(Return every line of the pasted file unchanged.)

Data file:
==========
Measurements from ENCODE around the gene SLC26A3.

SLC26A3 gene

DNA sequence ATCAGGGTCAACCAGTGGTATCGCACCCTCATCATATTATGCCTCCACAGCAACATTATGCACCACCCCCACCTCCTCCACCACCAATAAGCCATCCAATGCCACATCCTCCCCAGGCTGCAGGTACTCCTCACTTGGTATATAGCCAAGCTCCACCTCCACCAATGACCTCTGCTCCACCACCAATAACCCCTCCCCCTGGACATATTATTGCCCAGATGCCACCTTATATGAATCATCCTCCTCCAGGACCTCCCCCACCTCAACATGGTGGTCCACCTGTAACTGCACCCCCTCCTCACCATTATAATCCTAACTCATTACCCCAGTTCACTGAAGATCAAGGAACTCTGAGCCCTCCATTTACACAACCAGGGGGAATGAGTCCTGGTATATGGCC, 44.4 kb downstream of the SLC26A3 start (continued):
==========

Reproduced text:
Measurements from ENCODE around the gene SLC26A3.

SLC26A3 gene

DNA sequence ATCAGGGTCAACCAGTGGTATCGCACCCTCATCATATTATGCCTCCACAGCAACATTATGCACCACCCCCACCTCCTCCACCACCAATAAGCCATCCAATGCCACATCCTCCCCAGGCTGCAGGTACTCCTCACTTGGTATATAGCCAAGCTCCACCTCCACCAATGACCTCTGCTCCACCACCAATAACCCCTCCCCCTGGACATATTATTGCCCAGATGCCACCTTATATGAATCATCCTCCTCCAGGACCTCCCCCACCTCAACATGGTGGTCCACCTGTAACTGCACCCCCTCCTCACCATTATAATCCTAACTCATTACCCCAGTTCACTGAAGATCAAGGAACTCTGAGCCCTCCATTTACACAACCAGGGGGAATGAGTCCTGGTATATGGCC, 44.4 kb downstream of the SLC26A3 start (continued):